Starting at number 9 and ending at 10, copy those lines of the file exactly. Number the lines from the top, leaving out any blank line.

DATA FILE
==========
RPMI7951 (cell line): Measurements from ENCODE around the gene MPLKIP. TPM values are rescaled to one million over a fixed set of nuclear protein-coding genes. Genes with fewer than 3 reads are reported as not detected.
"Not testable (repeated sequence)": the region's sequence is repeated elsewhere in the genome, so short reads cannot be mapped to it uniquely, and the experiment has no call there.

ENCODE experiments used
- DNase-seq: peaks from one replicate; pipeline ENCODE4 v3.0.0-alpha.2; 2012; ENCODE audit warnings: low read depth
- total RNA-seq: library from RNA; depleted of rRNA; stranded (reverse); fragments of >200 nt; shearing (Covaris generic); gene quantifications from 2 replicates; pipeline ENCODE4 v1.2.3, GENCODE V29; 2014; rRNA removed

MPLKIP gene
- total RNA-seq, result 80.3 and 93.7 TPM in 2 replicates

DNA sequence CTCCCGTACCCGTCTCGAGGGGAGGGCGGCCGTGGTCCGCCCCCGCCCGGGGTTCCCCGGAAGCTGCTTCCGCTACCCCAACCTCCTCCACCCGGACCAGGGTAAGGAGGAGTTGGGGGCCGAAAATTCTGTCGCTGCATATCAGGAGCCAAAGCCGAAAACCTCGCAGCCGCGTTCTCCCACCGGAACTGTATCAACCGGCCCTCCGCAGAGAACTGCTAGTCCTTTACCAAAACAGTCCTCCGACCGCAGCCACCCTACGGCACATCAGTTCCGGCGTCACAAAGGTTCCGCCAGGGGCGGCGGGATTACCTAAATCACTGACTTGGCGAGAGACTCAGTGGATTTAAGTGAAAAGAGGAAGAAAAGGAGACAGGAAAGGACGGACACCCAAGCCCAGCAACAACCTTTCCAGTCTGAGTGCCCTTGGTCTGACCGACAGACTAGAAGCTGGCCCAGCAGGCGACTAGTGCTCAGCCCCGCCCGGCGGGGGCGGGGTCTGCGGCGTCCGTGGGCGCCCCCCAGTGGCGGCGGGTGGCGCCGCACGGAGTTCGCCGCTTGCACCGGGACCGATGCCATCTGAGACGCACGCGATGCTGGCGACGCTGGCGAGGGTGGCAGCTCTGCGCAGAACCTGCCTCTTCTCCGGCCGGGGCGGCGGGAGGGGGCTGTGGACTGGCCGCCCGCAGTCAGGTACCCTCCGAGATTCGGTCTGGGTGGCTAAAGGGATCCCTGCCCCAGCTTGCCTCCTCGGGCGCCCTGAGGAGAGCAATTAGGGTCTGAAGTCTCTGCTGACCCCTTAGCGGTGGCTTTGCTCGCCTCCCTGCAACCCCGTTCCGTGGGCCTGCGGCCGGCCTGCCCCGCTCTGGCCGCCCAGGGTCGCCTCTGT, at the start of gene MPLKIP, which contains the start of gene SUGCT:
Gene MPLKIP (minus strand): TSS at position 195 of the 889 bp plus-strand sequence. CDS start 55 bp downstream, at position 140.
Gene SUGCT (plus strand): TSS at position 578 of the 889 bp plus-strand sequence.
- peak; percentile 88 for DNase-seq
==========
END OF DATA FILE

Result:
Gene MPLKIP (minus strand): TSS at position 195 of the 889 bp plus-strand sequence. CDS start 55 bp downstream, at position 140.
Gene SUGCT (plus strand): TSS at position 578 of the 889 bp plus-strand sequence.